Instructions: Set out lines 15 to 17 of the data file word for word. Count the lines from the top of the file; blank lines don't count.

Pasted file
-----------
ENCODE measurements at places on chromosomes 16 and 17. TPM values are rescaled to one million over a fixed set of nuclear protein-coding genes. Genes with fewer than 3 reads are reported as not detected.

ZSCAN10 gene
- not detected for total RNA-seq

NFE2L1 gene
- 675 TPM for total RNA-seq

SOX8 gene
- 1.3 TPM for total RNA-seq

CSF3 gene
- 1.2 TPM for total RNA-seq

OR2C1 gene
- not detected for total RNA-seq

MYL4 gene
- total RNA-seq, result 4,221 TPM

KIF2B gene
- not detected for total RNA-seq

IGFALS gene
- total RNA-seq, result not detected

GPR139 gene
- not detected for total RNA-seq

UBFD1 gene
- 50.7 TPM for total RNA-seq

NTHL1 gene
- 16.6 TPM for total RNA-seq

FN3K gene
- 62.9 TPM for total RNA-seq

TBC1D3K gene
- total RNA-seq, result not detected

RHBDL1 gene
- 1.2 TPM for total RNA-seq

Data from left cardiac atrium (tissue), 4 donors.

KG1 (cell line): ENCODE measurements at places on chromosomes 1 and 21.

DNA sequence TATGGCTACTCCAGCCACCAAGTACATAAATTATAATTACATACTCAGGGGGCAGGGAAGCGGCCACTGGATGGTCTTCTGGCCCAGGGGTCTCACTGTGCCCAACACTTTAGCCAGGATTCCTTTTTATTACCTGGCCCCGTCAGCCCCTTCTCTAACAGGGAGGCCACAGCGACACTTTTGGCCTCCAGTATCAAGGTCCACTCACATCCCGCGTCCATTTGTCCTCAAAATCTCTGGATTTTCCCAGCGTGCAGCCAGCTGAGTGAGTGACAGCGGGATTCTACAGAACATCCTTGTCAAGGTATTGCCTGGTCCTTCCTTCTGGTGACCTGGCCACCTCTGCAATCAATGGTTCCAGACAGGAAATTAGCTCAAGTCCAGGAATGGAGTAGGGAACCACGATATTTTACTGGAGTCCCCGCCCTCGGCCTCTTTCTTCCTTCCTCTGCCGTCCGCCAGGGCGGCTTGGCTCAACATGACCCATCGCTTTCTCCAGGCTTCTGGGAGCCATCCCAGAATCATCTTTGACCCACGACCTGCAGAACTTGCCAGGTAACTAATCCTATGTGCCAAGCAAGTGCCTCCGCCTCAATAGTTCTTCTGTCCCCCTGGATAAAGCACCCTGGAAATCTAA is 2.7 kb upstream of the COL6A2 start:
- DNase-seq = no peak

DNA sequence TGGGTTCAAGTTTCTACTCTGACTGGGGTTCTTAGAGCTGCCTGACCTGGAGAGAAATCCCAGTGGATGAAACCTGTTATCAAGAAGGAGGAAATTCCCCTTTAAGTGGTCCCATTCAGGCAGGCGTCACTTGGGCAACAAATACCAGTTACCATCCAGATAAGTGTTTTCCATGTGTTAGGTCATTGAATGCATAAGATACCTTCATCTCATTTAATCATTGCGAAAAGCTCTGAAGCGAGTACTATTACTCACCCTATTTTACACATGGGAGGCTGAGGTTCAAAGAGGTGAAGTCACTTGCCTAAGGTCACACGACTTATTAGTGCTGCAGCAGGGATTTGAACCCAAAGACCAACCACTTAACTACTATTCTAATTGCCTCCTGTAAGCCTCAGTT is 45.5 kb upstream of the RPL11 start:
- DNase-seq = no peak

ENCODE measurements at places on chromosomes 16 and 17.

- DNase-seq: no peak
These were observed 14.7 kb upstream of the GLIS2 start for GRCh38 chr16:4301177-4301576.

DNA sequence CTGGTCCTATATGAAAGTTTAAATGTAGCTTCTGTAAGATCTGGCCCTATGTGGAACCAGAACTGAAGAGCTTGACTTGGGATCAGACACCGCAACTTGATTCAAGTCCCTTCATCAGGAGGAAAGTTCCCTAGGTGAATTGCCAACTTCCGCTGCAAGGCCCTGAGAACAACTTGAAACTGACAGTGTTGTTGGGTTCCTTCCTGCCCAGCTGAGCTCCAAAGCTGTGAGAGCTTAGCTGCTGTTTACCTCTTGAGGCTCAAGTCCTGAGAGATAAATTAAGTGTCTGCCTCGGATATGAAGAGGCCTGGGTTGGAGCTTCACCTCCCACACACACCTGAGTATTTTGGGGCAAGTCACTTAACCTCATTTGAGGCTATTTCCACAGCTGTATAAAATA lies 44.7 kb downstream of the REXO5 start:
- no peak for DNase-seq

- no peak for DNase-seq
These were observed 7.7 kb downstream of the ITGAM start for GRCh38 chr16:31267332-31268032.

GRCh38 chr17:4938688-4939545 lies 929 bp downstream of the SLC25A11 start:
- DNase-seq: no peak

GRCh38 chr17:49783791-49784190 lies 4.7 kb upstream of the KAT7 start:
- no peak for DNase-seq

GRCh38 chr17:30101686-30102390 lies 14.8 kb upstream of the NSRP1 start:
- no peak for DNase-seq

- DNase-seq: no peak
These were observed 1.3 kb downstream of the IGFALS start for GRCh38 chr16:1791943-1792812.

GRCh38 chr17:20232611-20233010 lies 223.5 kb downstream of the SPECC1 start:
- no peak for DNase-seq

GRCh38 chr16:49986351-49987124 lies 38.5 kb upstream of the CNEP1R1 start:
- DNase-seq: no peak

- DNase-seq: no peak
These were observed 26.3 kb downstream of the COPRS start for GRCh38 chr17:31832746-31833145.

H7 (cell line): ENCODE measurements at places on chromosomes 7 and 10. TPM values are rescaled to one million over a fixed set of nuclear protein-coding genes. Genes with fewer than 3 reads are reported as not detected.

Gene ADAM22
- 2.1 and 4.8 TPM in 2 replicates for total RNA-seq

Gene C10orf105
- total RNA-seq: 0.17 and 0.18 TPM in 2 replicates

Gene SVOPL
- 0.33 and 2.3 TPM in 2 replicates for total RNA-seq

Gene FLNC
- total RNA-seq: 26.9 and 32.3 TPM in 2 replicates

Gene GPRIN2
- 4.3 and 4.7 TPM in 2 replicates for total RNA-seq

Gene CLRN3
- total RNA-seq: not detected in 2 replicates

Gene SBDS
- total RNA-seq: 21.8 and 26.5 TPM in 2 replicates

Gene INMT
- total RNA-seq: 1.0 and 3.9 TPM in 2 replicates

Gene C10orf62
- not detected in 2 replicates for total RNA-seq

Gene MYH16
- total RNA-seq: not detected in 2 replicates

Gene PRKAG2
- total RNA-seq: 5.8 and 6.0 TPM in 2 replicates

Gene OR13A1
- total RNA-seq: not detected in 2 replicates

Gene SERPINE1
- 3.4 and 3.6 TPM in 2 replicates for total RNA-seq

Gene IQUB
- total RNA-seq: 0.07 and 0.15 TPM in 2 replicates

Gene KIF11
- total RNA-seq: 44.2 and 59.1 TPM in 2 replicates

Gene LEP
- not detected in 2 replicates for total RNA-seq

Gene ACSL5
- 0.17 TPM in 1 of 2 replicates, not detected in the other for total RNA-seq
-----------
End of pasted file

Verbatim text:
- not detected for total RNA-seq

IGFALS gene
- total RNA-seq, result not detected